In a large silver bowl or in the bowl of your stand mixer, mix together the egg whites and cream of tarter, then add the powdered egg whites and sugar. Start whisking the egg whites on a medium speed, when the meringue looks glossy and forms stiff peaks and resembles marshmallow fluff then it is done. It takes about 11 minutes. To test that it is done turn the bowl upside down and if the meringue doesn't slide out or move from the bowl then it is done.
Take the almond flour mixture and dump it all into the bowl with the meringue all at once. This is the tricky part. When you incorporate the ingredients it is called macaronner, you need to fold in the ingredients by taking your spatula and dragging it down the middle of the batter, making sure it touches the bottom of the bowl, and then scraping it to the left to form a "J". Turn the bowl 90 degrees and repeat the folding process in the "J" form. It will take approximately 18 folds to complete the macaronner. You want the batter to achieve a lava like consistency, so when you take the spatula with some batter and pull it high above the bowl it will fall down in one continuous flow and not be stiff.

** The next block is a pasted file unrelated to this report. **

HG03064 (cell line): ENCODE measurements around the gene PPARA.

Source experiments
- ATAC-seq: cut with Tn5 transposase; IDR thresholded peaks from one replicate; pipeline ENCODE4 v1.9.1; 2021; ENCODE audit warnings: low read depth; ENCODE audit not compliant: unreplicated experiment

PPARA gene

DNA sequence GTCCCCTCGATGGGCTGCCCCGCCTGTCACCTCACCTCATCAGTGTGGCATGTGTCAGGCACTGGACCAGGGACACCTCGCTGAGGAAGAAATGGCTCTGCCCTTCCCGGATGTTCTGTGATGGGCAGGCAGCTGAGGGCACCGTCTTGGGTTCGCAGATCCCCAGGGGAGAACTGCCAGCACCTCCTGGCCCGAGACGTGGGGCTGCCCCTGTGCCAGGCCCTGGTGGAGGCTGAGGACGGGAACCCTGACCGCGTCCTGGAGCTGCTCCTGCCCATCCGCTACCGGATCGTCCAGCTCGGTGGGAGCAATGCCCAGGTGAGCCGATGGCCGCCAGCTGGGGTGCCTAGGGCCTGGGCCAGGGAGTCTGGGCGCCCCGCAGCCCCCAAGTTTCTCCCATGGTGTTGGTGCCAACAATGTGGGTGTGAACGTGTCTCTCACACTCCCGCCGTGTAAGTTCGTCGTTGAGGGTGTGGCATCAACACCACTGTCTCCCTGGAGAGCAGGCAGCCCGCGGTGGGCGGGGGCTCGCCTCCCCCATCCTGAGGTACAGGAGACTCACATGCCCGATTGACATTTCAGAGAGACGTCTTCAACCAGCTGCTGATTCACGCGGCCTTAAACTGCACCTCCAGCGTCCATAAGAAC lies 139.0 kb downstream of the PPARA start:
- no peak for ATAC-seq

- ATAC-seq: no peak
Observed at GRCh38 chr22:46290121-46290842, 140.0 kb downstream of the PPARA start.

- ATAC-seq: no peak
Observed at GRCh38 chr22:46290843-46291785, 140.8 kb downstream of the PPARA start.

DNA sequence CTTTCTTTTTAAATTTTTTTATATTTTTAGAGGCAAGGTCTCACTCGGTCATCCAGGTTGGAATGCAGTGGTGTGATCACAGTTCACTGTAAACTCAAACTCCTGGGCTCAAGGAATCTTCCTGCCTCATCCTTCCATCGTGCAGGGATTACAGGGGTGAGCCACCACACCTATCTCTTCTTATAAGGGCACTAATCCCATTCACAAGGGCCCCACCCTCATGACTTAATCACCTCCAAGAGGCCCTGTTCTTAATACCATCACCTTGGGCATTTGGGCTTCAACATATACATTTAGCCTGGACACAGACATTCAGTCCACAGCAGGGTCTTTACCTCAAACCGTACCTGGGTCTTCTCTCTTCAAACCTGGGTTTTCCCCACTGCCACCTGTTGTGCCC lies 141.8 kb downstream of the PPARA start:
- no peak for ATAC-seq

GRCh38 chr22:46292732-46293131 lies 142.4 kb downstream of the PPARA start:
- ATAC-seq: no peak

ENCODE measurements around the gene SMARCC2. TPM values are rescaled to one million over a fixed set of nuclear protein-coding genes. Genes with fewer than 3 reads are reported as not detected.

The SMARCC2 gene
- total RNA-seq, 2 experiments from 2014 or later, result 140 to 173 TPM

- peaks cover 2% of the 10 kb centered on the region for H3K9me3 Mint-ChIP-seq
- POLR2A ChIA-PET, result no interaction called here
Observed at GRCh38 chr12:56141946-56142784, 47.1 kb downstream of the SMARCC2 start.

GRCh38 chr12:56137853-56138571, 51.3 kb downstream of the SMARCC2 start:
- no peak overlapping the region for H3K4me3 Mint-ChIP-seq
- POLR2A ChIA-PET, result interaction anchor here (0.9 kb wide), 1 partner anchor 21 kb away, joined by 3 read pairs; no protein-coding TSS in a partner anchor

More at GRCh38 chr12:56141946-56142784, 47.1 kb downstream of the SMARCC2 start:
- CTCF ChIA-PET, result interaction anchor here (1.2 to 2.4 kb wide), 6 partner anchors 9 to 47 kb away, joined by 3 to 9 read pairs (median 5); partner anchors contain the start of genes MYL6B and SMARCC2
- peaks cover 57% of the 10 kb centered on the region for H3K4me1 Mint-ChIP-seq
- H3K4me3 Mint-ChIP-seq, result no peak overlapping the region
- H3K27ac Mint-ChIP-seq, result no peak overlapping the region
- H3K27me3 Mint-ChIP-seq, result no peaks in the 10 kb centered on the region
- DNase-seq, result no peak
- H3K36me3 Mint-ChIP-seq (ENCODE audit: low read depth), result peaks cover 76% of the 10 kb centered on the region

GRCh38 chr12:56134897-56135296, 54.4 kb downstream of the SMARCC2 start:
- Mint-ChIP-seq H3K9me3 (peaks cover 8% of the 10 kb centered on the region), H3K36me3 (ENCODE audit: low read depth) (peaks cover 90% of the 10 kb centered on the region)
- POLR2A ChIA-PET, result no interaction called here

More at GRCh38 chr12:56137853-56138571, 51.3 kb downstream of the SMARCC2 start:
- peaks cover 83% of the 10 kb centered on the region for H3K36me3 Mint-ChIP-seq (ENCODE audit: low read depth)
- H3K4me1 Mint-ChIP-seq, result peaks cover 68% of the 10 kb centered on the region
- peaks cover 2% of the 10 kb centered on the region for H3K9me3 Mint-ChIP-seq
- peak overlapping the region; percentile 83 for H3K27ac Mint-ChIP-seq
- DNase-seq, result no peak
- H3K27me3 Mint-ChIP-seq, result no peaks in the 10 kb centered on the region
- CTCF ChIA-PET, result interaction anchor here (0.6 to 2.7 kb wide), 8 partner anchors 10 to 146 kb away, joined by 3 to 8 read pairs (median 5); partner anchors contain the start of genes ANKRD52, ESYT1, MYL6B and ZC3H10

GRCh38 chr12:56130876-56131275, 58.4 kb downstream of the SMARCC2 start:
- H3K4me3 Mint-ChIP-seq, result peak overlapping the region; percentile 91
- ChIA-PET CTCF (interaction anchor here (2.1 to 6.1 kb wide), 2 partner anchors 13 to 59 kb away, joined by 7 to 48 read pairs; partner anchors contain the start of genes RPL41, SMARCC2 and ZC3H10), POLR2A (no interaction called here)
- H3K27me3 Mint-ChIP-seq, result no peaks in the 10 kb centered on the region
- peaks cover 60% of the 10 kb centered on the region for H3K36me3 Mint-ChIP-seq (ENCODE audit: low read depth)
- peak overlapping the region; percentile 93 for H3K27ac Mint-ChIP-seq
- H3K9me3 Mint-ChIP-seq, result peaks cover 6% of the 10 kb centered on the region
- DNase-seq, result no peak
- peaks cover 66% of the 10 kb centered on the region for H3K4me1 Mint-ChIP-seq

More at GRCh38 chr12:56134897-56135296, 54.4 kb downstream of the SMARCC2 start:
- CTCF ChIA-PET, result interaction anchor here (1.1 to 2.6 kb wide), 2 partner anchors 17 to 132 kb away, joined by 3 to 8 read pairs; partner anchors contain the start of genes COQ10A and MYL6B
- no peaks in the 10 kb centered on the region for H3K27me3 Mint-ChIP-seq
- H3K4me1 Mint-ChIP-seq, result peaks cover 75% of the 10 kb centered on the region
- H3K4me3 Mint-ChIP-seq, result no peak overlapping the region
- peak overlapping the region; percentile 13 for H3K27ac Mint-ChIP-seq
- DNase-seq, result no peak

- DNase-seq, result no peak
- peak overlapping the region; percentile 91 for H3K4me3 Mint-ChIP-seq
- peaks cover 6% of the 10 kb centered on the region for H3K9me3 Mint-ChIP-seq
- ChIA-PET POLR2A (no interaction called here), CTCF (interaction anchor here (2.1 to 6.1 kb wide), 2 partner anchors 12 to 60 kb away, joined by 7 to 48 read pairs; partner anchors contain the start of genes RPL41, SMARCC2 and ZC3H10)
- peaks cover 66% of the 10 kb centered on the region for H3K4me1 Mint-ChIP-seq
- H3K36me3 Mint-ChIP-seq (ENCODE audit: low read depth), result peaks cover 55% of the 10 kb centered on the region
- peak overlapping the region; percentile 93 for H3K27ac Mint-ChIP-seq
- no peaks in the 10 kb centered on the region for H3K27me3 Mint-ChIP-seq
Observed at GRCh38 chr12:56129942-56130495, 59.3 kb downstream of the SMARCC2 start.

When the batter is about 90% done is when you incorporate the food colouring. Always make the batter a bit brighter, the colour bakes out and it always ends up lighter then what the batter looks like.